Dr. Wendy Fletcher, new principal of the Vancouver School of Theology

The Rev. Dr. Wendy Fletcher, a professor of church history, was installed as the ecumenical school’s sixth principal. She is the first Anglican principal since the union of the Anglican Theological College and Union College in 1971, and the first woman to lead VST.

In her installation service, Fletcher was welcomed by representatives of VST’s supporting denominations (Anglican, United Church, Presbyterian) at the national and provincial levels, VST’s First Nations partners, the Association of Theological Schools, and neighbouring schools: St. Marks, Carey Hall, St. Andrew’s Hall, and Regent College.

Dr. Martha Piper, the first female president of the adjacent University of BC, brought special greetings.

In her installation address, Fletcher said many mainline churches, and many of their theological schools, are concerned about decline. “This question rises up from the belly of our fear: Can these bones live? – or in less elegant prose – How will we survive?”

Fletcher said that the question of survival had led liberal theological institutions like VST sometimes to somehow try to become “relevant” in worship, structures, and even theology.

“Paradoxically, our reach toward relevance appears to have drawn us increasingly further from our goal,” she said, and gave a few figures from a research project on religion and ethnicity in Canada she was involved in.

During the period 1971 to 2001, active membership in Canadian Anglican churches declined 42 per cent – children in Sunday schools by 66 per cent, and teenagers in youth programs by 89 per cent.

Chancellor of the Vancouver School of Thology, retired Archbishop Douglas Hambidge, and Board Chair Ken Carty assist new Principal Wendy Fletcher with her robe at her installation ceremony.

“Our church did not ignore this dilemma,” she said. “In the period of the 89 per cent decline, there was a 165 percent increase in the number of youth programs offered, and a 300 per cent increase in the number of youth workers hired. But still the numbers of youth dropped, and continue to drop.”

“Framing our questions as questions of survival and of relevance is not a pathway to a thriving future,” she said. “I invite us to move beyond concern for survival.”

The question for VST, she suggested, is how to“engage the present” and have the imagination to work towards a world “framed by justice and fairness, held in compassion and fed through accountability, integrity, authenticity, transparency, courage, generosity and beauty.”

Fletcher ended her address recounting a dream in which she stood on a cliff’s edge along with the VST community with an inferno behind. “We looked at each other and together we jumped and rose, soaring as eagles.”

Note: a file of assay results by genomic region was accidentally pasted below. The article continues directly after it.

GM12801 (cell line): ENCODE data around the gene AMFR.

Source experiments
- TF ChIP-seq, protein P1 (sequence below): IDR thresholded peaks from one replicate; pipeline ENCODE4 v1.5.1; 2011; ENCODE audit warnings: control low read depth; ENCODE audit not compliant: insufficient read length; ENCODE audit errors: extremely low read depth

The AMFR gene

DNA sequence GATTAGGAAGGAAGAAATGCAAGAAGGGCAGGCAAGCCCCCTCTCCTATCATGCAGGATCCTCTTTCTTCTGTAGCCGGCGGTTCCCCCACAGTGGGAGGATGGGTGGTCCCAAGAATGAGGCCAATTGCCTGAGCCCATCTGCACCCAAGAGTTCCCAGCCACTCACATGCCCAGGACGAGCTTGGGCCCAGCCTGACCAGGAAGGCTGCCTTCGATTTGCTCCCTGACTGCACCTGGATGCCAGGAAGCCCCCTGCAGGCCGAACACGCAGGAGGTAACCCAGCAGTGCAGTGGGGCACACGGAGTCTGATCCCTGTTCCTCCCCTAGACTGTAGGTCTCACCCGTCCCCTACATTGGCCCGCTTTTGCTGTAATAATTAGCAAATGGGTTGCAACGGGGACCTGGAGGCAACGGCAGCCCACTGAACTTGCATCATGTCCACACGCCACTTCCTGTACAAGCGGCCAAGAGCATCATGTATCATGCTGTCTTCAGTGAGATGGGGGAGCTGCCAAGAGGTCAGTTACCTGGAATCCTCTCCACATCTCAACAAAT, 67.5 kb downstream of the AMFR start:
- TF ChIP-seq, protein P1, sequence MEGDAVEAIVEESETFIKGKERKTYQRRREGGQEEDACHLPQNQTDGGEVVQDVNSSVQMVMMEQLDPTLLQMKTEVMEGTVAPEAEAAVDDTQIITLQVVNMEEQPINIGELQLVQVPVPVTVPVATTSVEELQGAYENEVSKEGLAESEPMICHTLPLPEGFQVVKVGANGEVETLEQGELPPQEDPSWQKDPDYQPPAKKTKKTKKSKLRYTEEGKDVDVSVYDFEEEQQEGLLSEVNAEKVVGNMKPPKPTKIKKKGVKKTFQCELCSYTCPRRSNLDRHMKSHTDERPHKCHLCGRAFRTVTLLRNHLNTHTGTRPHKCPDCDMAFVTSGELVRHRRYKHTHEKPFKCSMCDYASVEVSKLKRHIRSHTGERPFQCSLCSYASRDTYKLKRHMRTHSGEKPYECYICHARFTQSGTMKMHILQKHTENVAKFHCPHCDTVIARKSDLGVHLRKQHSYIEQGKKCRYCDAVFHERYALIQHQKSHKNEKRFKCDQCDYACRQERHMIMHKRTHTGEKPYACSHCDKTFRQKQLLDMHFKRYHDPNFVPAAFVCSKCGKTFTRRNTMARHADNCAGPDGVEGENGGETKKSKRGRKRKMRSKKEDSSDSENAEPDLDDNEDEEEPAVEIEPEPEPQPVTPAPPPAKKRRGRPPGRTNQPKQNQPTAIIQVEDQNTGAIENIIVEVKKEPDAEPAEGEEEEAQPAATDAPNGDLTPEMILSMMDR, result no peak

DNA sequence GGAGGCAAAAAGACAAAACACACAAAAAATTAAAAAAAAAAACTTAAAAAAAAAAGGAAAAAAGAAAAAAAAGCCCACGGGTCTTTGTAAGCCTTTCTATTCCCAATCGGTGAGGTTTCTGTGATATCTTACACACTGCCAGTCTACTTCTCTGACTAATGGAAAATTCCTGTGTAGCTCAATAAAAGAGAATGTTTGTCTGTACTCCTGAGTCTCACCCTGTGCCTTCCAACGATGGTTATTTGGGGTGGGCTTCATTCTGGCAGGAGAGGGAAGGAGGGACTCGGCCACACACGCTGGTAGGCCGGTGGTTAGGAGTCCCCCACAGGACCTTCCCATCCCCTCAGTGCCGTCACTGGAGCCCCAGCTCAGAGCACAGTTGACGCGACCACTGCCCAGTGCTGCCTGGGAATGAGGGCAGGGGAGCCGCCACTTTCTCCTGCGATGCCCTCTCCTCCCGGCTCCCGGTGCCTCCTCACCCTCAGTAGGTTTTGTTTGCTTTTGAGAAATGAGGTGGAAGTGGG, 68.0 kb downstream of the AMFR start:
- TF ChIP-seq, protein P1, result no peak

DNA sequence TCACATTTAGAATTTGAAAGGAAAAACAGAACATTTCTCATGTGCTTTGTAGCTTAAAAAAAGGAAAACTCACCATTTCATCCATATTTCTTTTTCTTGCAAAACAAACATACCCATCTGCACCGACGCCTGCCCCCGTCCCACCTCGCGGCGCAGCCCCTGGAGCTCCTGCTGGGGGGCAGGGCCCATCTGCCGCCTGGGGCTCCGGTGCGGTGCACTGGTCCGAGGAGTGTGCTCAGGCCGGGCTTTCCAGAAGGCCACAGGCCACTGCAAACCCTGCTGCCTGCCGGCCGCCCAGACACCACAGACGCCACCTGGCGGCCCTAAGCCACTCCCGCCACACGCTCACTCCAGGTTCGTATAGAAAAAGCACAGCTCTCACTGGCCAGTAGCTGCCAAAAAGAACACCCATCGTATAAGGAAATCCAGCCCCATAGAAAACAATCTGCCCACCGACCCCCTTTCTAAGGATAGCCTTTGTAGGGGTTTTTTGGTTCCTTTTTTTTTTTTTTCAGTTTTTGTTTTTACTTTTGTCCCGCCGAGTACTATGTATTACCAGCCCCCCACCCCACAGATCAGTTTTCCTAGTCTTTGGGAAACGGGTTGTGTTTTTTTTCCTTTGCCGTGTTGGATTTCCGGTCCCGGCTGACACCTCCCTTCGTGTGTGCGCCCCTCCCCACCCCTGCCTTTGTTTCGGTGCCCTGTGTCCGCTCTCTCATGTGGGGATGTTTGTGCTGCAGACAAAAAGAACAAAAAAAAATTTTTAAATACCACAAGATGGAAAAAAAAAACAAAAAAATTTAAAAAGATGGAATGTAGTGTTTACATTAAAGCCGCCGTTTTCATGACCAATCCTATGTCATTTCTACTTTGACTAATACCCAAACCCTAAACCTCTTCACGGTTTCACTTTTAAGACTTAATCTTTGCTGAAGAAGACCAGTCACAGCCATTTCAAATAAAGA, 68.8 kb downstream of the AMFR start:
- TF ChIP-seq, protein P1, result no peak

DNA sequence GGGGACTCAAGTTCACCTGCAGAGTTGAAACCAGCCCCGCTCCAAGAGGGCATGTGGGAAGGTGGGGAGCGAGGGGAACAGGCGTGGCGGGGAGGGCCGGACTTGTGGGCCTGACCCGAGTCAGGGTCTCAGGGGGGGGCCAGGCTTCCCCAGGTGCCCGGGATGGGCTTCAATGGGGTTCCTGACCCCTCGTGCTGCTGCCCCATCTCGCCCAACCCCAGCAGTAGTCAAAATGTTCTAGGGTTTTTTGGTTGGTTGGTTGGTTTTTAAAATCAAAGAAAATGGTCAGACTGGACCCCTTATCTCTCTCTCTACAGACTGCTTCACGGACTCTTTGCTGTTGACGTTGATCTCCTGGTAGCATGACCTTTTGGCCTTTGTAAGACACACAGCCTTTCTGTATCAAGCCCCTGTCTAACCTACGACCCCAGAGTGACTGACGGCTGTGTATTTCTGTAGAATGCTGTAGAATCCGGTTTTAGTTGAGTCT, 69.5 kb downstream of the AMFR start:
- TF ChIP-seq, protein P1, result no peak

From the new Principal's address:

How are we in this generation at VST, with God called to break open pathways for the possibility of life? We are called to engage the dramatic and troubling reality of the world which God loves. We are called to jump off the frames upon which our canvases have stretched themselves and run to meet the world with eyes, hearts, minds and arms wide open.

We are called to engage the present – not to fix it, not to save it – that would be God’s work, but to engage it. Standing on the ground between shadow and sight we are asked to become the ones God has created us to be, bearers of a word of life and possibility – in this city, in this moment, in this hour – standing on the ground between shadow and sight.

We are invited to transfigure our sight, to imagine a world such as God has imagined, in God’s radical act of weaving and healing the earth….imagine.

Sixteen members of the Vancouver School of Theology community carry in a 1500 lb. totem pole carved by Coast Salish artist Jackie Timothy. Made possible by a gift from Edmund Maier of Calgary-whose son and VST professor Harry is at left-the pole will be raised at VST in the near future. (Wayne Chose photos)

And so on this night, on this ground we stand holding our hope between shadow and sight. As a wise one said, “The meaning of our lives in the first instance is not measured by our abilities but by our choices.”

This night is not in the first instance about the installation of a principal. It becomes the night of our choosing. We, the VST, church and university communities, choose what kind of future we will fashion together. We frame our covenant, the hope we bear for our own becoming; we say to God, to ourselves and to the world: we believe that God intends that we should be alive.

Tonight we choose. On this night we stand together on the edge of the cliff and with our eyes lifted toward forever, we honour God’s movement in our past, we embrace the gift of God in our present, and together we jump – radically committed to our future, knowing that grace will lift us, that grace will carry us, that grace will bring us home. God so loved the world…

Dr. Fletcher’s entire address can be found at http://vst.edu/pdfs/InstallationAddress.pdf